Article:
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Malaysia Airlines Plane Forced to Make Emergency Landing Due to Possible Engine Fire


"I was quite terrified."

A Malaysia Airlines plane prepares for landing at the Kuala Lumpur International Airport in Sepang, outside Kuala Lumpur on July 21, 2014. (MOHD RASFAN/AFP/Getty Images)

A Malaysia Airlines flight from Melbourne to Kuala Lampur was forced to return to Australia Friday after a warning light indicated an engine fire.

After making a safe, "uneventful" landing at the Melbourne airport, authorities began inspection of the MH148 plane, seeing "no physical evidence of fire externally."

According to the Australian Nine Network news, the plane was required to dump its fuel before landing back at the airport. Flight Aware tracked the plane circling several times before returning to the ground.

Nine Network news reported that the 300 passengers and crew were safely ushered off the plane, but one passenger said the situation was "very scary. I was quite terrified."

Airservices Australia told the Associated Press that it wasn't yet sure if the fire warning light was caused by a malfunction or an actual fire.

The airline suffered two disasters in 2014. One where MH370 went missing with 239 people on board while en route to Beijing. No trace of this plane has been found yet. Then, in July, a Malaysia Airlines jet was shot down over Ukraine, killing all 298 people on board.

Since then the airline has seen significant financial issues being called "technically bankrupt" by its new CEO Christoph Mueller. Mueller though said this month he believes the ailing carrier could break even by 2018 after cutting staff, selling surplus aircraft and refurbishing its international fleet.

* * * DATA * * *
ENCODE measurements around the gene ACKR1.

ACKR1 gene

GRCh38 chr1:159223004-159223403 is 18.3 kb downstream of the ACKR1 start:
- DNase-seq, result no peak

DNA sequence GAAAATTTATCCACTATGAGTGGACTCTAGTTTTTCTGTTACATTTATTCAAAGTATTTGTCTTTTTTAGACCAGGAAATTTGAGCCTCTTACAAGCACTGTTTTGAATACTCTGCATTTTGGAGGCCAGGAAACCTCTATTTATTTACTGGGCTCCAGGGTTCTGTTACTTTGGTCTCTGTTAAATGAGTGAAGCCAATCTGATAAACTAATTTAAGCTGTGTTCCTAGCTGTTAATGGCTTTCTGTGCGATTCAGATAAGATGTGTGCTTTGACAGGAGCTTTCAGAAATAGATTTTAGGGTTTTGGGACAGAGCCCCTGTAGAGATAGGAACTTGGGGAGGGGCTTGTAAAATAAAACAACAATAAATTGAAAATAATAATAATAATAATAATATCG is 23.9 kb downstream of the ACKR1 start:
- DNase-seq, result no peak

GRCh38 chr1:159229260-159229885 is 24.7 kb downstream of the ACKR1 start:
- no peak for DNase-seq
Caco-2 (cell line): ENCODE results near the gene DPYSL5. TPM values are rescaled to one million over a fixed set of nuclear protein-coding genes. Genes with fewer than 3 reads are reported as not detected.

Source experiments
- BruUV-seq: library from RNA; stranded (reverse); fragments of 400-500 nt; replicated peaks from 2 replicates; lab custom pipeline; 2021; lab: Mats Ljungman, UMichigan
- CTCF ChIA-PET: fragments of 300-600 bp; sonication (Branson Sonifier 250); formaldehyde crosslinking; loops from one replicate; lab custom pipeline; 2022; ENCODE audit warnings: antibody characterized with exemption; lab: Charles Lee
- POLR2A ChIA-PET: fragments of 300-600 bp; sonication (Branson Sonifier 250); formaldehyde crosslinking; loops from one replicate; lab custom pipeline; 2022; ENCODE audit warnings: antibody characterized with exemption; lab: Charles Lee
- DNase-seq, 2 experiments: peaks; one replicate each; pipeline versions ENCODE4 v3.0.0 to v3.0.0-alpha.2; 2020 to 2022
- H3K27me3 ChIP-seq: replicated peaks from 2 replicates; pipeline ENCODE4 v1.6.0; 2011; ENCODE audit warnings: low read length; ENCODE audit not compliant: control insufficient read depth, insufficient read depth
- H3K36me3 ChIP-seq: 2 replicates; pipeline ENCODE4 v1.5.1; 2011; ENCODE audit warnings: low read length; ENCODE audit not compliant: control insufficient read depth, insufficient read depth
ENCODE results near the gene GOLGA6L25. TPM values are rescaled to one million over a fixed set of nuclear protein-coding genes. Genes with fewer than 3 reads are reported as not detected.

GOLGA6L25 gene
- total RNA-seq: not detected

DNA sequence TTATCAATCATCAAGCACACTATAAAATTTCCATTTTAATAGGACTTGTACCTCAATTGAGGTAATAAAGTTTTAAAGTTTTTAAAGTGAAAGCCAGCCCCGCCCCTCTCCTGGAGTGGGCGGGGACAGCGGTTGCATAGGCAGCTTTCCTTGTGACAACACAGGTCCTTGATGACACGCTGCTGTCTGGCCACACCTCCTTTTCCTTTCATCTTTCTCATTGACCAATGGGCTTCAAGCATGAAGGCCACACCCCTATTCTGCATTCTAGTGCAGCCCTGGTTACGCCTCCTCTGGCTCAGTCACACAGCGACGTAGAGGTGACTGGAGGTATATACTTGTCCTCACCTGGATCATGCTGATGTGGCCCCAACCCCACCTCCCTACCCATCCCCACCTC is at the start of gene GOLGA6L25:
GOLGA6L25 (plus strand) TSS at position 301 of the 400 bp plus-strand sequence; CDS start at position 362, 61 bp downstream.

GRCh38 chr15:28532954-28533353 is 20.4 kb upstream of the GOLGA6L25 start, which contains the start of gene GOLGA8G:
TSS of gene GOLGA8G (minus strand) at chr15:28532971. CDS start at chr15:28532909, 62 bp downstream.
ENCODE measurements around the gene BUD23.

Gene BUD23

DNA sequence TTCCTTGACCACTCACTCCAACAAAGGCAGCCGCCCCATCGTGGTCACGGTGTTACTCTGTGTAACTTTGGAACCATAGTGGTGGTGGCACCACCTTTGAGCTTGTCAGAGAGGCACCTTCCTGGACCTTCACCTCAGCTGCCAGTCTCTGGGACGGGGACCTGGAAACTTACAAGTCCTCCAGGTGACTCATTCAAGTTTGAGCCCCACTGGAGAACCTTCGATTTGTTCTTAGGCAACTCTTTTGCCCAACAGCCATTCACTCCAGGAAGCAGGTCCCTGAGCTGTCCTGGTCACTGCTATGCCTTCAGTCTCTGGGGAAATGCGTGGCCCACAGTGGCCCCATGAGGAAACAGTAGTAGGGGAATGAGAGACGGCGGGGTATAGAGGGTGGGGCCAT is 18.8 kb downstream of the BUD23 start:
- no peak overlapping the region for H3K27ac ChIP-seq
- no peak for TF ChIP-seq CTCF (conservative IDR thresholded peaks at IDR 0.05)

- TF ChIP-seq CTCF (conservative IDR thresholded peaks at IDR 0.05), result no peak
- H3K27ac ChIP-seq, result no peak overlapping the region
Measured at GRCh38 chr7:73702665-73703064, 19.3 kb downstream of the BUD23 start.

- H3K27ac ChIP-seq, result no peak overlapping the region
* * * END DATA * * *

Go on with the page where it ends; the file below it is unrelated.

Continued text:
The airline is trying to sell two of its A380 super jumbo jets and has gone ahead with its previously announced plan to cut 6,000 of its 20,000 staff. The remaining 14,000 employees have been offered jobs in a new company that is being set up to take over the legacy Malaysia Airlines business.

Mueller, who started work at Malaysia Airlines on May 1, said the restructuring is a "hard reset" for the airline that will reduce its costs by 20 percent and give it an opportunity to grow again.

He would not be drawn on whether the airline would adopt a new name or logo as part of a revamp of its brand. But he said a problem for Malaysia Airlines is that the traveling public is regularly reminded of its association with tragedy because the search for Flight 370 is still underway.

The Associated Press contributed to this report.

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